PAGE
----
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Bellingham bear was sitting on a chicken coop, but came away empty-handed

Black bear sniffs around this Bellingham area neighborhood

Bellingham Herald readers Bianca Gordon and Brian Boatman shared this video of a juvenile black bear snooping around a home on Academy Road just east of Bellingham, Washington on Friday, June 2, 2017.
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Bellingham Herald readers Bianca Gordon and Brian Boatman shared this video of a juvenile black bear snooping around a home on Academy Road just east of Bellingham, Washington on Friday, June 2, 2017.

Bellingham residents have reported a wide variety of wildlife sightings this week, including a black bear in the Silver Beach neighborhood and a bobcat roaming near Whatcom Falls Park.

Bianca Gordon captured video Friday morning of a juvenile black bear ambling down an outdoor stairway near Academy Road just east of Bellingham.

“It’s a crazy thing,” said Brian Boatman, Gordon’s father and owner of Beavers Tree Service. “We were having breakfast and looked out and (the bear) was sitting on top of the chicken coop. It’s been kind of hanging around up here.”

Alysha Elsby, manager of the Wildlife Center at the Whatcom Humane Society, said Washington Department of Fish & Wildlife agents are tracking the bear to try to remove it from the area.

“We do live in a very wooded habitat so it’s not uncommon when you see animals around, but it becomes a problem when you see them feeding on your garbage,” Elsby said.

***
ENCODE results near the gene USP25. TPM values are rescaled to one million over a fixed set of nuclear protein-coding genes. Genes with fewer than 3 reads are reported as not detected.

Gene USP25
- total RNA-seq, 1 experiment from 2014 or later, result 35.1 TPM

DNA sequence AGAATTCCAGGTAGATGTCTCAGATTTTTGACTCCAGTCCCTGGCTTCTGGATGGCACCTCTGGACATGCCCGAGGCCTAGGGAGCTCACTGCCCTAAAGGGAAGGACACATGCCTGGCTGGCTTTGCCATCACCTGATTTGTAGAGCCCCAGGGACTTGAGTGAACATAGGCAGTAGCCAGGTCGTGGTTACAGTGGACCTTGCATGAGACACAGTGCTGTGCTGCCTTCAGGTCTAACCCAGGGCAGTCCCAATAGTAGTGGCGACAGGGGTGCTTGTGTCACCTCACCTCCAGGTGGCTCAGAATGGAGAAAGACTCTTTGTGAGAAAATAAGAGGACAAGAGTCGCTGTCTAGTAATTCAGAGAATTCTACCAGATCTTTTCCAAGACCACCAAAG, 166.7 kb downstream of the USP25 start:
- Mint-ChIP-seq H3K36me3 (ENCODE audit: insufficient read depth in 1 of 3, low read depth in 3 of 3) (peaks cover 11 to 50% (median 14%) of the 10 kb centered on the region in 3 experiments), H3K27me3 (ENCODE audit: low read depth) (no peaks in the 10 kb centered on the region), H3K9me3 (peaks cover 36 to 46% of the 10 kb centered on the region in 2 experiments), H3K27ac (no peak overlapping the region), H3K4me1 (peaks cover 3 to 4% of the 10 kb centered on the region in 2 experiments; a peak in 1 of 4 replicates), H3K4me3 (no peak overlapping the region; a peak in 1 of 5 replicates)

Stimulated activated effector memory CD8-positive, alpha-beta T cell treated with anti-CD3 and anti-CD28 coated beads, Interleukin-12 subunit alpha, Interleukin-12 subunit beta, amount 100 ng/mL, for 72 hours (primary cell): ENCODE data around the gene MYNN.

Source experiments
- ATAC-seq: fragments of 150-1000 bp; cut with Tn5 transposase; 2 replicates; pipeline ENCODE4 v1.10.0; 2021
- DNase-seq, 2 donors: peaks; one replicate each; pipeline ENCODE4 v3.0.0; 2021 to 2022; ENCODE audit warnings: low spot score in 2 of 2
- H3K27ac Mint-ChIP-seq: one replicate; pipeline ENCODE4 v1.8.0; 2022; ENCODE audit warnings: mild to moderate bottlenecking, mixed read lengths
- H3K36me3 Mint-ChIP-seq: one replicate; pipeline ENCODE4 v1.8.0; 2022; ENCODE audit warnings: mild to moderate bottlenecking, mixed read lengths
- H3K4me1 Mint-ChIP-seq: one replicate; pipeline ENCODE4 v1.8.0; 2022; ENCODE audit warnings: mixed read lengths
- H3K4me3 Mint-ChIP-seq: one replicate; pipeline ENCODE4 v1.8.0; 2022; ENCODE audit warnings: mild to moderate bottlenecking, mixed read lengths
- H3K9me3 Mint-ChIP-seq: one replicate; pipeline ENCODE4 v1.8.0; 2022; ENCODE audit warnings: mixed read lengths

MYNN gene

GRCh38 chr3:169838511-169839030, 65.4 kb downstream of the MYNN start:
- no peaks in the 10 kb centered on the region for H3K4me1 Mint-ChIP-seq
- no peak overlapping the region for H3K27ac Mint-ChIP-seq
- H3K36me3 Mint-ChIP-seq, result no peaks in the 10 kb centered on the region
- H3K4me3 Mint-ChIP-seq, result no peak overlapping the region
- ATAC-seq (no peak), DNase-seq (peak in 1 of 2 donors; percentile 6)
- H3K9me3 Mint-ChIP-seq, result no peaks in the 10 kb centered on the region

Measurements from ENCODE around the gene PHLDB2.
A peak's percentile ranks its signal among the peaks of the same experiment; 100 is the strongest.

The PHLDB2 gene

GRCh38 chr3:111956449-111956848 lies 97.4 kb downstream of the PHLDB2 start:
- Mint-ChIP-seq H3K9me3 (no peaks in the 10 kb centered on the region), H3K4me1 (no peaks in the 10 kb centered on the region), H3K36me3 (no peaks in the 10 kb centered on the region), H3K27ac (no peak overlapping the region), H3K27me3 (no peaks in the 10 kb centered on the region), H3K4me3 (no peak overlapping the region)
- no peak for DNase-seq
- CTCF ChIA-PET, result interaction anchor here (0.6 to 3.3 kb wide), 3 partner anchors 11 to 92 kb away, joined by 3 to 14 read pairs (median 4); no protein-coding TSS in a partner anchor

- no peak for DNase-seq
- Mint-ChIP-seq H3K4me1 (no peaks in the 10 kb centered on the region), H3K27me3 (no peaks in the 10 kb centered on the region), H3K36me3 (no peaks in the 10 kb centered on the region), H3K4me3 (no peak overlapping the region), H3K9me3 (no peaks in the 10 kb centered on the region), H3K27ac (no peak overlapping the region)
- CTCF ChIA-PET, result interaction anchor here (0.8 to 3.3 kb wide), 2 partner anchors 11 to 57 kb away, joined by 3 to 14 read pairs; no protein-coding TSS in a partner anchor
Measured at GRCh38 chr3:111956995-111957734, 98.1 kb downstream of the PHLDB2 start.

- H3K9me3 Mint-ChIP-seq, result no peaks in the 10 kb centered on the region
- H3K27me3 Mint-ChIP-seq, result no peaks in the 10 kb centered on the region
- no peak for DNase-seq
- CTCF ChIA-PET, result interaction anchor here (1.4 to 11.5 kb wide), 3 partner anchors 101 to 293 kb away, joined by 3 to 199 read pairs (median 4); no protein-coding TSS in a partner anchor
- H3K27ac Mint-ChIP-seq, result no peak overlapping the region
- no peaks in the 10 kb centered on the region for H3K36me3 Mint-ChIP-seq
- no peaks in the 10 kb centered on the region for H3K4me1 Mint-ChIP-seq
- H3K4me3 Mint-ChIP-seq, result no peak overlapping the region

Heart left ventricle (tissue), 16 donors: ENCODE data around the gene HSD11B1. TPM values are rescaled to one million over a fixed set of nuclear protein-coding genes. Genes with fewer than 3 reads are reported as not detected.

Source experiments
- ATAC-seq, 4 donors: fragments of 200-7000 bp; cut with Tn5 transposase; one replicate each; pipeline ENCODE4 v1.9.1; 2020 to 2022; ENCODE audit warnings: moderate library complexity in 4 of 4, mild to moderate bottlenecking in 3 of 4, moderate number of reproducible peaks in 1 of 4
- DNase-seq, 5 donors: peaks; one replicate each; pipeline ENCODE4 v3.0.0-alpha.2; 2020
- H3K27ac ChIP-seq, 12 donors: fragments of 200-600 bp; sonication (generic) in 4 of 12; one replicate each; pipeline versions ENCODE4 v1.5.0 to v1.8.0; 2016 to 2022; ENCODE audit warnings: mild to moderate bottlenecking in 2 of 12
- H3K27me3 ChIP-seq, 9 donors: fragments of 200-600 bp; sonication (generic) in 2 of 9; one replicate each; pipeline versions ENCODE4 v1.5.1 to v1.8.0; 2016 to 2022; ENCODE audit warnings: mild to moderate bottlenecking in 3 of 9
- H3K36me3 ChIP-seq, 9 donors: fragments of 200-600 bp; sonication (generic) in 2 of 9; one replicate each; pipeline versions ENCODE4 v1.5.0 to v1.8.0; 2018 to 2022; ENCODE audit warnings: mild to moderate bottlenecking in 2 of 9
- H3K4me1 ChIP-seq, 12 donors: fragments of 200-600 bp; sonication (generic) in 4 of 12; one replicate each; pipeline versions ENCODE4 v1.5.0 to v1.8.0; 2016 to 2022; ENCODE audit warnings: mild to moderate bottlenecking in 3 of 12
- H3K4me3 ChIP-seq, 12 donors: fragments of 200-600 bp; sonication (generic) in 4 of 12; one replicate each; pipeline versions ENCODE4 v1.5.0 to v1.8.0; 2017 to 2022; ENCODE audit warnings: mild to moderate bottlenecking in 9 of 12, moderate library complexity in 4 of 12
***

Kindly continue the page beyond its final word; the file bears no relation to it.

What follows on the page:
Or pestering your backyard chickens.

Last month, several people reported a black bear on the Lummi Indian Reservation, and earlier this spring one was spotted near Blaine.

Several residents near Whatcom Falls Park have reported a bobcat – or maybe a lynx – roaming that neighborhood. Elsby said bobcats have been in the Whatcom Falls area for several years, but have not yet posed a direct danger to any humans.

“I’m not sure now if it was a lynx or a bobcat, but it was a surprising sight,” said Angela Marnovich, who saw the cat in her backyard – what she calls “the wildlife highway” between Whatcom Falls and Lake Padden. “It’s rather quite beautiful to be able to look through one’s picture window and see such nature. It’s quite a blessing.”

Last June, residents near Sudden Valley even spotted a cougar swimming in Lake Whatcom.

Residents can take steps to protect their property against wildlife, including keeping pet food indoors, securing or locking garbage bins, and taking down bird feeders, Elsby said. If you’re an urban chicken farmer, make sure your chicken coop is secured, too.

“Basically, it’s anything that would be inviting to a carnivore like that,” Elsby said.

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